(1) poor patient education
(2) substandard follow-up care
(3) insufficient coordination after discharge
Some readmissions are, of course, unavoidable and occur as a result of unanticipated medical complications. However, providers can and should avoid numerous readmissions via improved patient education and engagement during the discharge process. In fact, a report indicates that better patient communication and engagement after discharge is tied to reducing hospital readmissions by up to 45 percent – which can also result in millions of dollars in savings in just one year.
Why patient education matters
Patients who clearly comprehend their after-hospital care instructions have over 30 percent less chance of readmission compared to others. These instructions include guidance around how and when to take medication, when to return for follow-up appointments, and so on. Unfortunately, discharge procedures in many healthcare facilities often become complicated, time-consuming, and fundamentally ineffective.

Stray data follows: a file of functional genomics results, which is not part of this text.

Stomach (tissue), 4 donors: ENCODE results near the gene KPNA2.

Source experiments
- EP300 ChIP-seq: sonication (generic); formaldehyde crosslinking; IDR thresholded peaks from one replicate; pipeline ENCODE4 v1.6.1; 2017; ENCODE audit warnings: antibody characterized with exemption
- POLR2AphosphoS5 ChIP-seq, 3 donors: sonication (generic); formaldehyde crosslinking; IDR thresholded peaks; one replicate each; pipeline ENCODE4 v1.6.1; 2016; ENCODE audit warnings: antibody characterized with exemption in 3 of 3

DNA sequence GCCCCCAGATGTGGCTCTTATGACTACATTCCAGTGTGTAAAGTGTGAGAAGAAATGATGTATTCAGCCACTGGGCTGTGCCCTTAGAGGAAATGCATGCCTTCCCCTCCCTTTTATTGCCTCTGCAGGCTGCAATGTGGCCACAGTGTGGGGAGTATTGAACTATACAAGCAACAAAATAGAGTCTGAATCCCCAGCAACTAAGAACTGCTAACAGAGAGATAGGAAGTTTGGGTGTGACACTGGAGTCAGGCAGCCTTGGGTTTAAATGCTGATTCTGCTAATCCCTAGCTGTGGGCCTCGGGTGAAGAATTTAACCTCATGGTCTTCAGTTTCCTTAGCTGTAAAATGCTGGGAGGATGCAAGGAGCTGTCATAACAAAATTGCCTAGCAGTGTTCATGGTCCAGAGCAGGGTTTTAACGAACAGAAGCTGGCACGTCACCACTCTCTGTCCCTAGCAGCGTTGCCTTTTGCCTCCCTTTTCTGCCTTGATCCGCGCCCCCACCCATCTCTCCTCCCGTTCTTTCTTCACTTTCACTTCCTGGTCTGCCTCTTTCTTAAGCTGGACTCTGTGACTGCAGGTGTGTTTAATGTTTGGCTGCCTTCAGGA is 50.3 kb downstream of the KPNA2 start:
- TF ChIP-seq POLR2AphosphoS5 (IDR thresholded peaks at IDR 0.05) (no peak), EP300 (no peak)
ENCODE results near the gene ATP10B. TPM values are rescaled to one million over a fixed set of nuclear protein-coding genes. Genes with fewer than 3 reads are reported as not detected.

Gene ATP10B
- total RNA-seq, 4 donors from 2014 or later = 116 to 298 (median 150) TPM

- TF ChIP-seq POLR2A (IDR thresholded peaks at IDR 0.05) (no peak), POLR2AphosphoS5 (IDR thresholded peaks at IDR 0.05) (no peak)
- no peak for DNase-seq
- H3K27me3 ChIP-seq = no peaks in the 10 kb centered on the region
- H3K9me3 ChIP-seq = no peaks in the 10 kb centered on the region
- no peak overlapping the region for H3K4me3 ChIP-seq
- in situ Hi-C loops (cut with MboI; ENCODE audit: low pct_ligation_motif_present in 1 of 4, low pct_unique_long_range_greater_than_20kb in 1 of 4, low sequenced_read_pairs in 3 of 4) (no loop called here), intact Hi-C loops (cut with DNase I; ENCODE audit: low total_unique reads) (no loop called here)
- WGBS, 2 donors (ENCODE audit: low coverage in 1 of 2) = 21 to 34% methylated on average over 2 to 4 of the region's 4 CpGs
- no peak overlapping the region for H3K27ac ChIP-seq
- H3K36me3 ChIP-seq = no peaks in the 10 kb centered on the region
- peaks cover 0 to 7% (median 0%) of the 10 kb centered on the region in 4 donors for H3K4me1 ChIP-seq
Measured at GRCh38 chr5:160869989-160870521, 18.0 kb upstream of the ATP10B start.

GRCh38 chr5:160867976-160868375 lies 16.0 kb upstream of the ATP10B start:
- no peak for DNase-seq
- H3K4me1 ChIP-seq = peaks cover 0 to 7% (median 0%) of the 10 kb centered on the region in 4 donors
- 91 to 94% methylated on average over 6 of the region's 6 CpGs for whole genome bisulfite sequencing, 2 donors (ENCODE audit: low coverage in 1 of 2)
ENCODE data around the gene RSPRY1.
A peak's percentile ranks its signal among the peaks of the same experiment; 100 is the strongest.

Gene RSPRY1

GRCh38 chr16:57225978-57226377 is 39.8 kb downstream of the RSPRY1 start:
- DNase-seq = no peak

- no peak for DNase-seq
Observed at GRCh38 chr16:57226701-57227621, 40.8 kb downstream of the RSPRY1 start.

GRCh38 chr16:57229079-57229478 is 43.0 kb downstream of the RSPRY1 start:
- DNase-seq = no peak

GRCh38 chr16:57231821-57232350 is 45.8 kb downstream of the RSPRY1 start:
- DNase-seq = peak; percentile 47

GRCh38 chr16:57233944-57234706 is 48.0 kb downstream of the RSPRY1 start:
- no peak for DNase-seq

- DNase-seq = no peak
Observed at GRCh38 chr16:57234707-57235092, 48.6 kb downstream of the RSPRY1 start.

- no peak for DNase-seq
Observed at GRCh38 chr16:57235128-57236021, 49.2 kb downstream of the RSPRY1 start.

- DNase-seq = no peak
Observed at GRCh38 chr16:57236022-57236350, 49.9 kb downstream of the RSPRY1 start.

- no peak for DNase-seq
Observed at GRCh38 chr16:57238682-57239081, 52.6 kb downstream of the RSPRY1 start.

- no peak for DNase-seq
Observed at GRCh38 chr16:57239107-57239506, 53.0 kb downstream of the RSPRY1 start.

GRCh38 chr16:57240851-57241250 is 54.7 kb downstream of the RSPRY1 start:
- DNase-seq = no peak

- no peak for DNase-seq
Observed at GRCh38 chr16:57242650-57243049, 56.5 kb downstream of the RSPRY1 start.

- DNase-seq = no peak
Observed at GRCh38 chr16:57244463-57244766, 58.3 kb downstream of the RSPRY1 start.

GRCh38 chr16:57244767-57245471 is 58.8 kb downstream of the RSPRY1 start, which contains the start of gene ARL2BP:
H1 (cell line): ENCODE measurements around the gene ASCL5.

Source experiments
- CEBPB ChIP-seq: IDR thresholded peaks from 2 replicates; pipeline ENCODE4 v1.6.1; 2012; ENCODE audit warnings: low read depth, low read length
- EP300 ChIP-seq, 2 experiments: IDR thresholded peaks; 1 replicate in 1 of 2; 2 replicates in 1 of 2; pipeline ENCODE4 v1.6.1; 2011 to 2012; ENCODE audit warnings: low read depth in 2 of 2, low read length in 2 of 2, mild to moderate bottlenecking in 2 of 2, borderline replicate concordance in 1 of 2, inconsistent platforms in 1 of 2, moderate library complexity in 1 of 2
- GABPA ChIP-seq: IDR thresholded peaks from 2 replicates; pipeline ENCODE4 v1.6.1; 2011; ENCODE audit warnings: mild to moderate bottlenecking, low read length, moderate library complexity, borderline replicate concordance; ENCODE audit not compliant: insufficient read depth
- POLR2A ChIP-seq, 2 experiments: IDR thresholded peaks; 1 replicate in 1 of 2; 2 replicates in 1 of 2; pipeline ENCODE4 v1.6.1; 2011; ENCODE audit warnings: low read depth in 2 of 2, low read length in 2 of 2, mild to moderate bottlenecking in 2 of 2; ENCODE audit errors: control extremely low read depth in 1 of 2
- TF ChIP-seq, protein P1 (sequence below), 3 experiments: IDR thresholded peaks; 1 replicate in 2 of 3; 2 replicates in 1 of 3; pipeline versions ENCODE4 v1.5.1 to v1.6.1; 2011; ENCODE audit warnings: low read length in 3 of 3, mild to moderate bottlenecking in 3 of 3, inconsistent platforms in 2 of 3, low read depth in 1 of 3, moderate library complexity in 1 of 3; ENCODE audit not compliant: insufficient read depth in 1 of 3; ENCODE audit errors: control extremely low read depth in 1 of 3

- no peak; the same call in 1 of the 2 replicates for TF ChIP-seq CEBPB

Healthcare consumers often leave the facility overwhelmed and hurried. They are burdened with armfuls of paper and given no way to easily and digitally communicate with their provider. As a result, the information and aftercare directions they obtain through verbal instruction on their way out become massively fruitless.
Patient education should start at admission and continue throughout the hospital stay. Communication needs to be consistent throughout the interaction between the patient and clinicians. This means uniting disjointed communication across the organization so that consumers receive all the vital information in a single channel.
Therefore, reducing hospital readmissions with enhanced patient education implies adopting efficient patient communication hubs that elevate patient education. Adopting a continuous, consistent, and full lifecycle of patient interactions is one of the best strategies to reduce hospital readmissions.
Interactive technology is shaping patient education